There are lots of stories about the significant paybacks companies can get from doing energy retrofits—big and small—on the buildings they own and manage.
For example, a strip mall that replaces all of its regular lights with LED lights and sees a 58 percent savings in electricity costs; or an office building in Paris that gets an €18 million ($25 million) upgrade, which then boosts its assessed value from €52 million ($72 million) to €100 million ($138 million).
But many companies still are not willing to do them—or, if they are, financiers aren’t willing to lend for them.
“The business case has been in the public domain for a while. The scale of opportunity is enormous,” said Kate Brown, the group director for sustainability at Grosvenor, a private property group that operates in 65 markets around the world.
But she and others at a 2014 ULI Spring Meeting workshop on the barriers to corporate investment in energy-efficient building said the real issue is that while there are many positive stories about high returns, there are still too many unknowns for the number-crunchers.
“There’s an argument for double, triple, quadruple the return, but investors see too much risk,” said James Gray-Donald, the vice president for sustainability at Bentall Kennedy, one of North America’s largest property management firms.
To change that, groups like the Urban Land Institute’s Greenprint Center for Building Performance and the United Nations Environment Program (UNEP) Finance Initiative are trying to come up with systems of measurement and processes that will encourage companies to tackle the enormous job of reducing the energy their buildings use.
A recent UNEP report, which Gray-Donald discussed in detail, identified three broad areas that companies need to address if they really want to effect change.
The first area is information. Companies need to measure and benchmark how their buildings are performing (although not to such a degree that people drown in numbers).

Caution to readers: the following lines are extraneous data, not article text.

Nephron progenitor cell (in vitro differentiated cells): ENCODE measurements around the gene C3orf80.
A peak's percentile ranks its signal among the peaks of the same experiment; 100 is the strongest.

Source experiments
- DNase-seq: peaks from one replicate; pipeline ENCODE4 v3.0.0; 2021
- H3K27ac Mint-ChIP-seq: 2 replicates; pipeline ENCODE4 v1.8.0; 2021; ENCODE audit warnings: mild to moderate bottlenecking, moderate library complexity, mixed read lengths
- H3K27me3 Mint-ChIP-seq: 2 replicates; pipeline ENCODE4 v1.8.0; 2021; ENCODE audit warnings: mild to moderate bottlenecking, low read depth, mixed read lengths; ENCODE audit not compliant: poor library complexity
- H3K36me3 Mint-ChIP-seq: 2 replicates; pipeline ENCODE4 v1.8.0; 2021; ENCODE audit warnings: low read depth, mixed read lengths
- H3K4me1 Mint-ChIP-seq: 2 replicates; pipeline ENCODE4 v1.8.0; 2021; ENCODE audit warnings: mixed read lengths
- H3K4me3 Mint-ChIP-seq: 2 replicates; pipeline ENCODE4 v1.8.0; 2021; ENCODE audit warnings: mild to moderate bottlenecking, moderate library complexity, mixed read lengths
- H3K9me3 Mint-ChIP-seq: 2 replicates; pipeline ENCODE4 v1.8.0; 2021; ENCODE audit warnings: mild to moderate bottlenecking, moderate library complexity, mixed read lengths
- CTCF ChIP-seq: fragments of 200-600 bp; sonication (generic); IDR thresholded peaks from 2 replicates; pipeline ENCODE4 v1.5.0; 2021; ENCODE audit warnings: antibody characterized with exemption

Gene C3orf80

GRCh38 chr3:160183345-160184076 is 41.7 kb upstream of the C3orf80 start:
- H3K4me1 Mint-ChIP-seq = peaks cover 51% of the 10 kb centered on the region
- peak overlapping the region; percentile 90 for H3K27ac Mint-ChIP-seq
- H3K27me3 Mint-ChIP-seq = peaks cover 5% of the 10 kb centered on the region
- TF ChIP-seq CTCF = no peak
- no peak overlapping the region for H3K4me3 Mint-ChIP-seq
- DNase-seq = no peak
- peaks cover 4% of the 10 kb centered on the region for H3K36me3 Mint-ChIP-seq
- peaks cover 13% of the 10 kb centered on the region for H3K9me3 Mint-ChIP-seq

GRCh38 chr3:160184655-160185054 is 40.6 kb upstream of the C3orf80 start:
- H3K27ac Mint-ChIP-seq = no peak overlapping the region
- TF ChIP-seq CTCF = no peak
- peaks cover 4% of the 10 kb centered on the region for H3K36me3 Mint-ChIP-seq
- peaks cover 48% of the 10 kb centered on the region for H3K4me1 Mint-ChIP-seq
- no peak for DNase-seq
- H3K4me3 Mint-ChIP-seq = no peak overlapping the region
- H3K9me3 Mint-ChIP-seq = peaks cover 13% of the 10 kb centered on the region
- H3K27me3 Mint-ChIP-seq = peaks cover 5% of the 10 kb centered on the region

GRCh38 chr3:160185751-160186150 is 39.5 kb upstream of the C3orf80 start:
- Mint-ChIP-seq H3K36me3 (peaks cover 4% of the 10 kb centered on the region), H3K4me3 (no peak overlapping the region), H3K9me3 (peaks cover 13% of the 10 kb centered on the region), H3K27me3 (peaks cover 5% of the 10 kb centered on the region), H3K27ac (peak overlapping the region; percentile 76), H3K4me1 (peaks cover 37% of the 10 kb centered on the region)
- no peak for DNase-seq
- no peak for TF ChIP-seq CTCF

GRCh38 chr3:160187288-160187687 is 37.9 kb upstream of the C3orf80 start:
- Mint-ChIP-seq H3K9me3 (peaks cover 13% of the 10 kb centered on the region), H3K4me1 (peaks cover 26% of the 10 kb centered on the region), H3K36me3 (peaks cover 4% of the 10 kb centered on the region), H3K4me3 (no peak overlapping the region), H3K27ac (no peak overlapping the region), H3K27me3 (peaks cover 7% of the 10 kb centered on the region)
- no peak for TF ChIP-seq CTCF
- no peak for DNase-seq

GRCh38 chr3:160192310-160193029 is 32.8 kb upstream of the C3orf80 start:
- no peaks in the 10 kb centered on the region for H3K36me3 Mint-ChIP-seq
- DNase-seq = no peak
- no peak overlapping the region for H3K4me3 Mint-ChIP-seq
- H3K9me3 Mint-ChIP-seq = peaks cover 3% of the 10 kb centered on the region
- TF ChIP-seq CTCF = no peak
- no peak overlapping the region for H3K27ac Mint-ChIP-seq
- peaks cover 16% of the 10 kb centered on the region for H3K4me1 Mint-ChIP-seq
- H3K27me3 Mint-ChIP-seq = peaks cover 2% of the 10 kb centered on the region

Then, top executives need to be sold on the case for reducing energy, instead of having the job handed over to a sustainability group.
Brown said the biggest change she saw in her company was after the executive team was sent off to a sustainability leadership retreat at Cambridge.
“That led to this almost army of senior champions within the organization,” she said. “That for us has been very, very powerful.”
The second area is incentives. A company has to set goals, reward asset managers for achieving them, and ensure that tenant leases are written in a way to allow retrofits. (In Australia, one company provides up to $77,000 (€55,447) a year in executive bonuses for those who achieve energy-reduction targets.)
The third is investment. Companies need to not just look at whether their electricity bill was lower for a year, but how making a building perform better improved its overall value as an asset.
“It’s the flows to the bottom line that you capitalize when you sell the building,” said Nicholas Stolatis, the director of strategic initiatives asset management for TIAA-CREF, which manages pension money (partly through investing in property) for teachers and others.
The most energy-efficient buildings are increasingly attracting more tenants, as well as tenants who are willing to pay a higher price. That increases the buildings’ overall value.
The three experts agreed that it’s often easier to sell the idea of doing energy retrofits when the market is down or when the price of energy goes up.
“We’ve had markets where rents have skyrocketed and it’s ‘Who cares about energy efficiency?’ ” said Stolatis.
Also, it helps to have either government or a competitive market forcing everyone to jump on board.
For example, the United Kingdom has introduced grading systems for buildings, rating them from A to G. By 2018, owners of buildings in the F and G categories will not be permitted to lease them.
In Australia, there is no government standard, but everyone is required to file information with the Commercial Building Disclosure Program and every building is issued a rating.
“The market uptake there has been so quick,” said Brown. “You get to a point where you can’t lease a building if it’s not four-star or five-star.”
One of the biggest barriers, however, is just plain quirky human behavior.
“You don’t get pushback when you want to spend a million to put marble and granite in the lobby,” said Stolatis. “But you do get pushback if you want a million dollars to replace the chillers,” even if it means lower costs and a higher value for the building.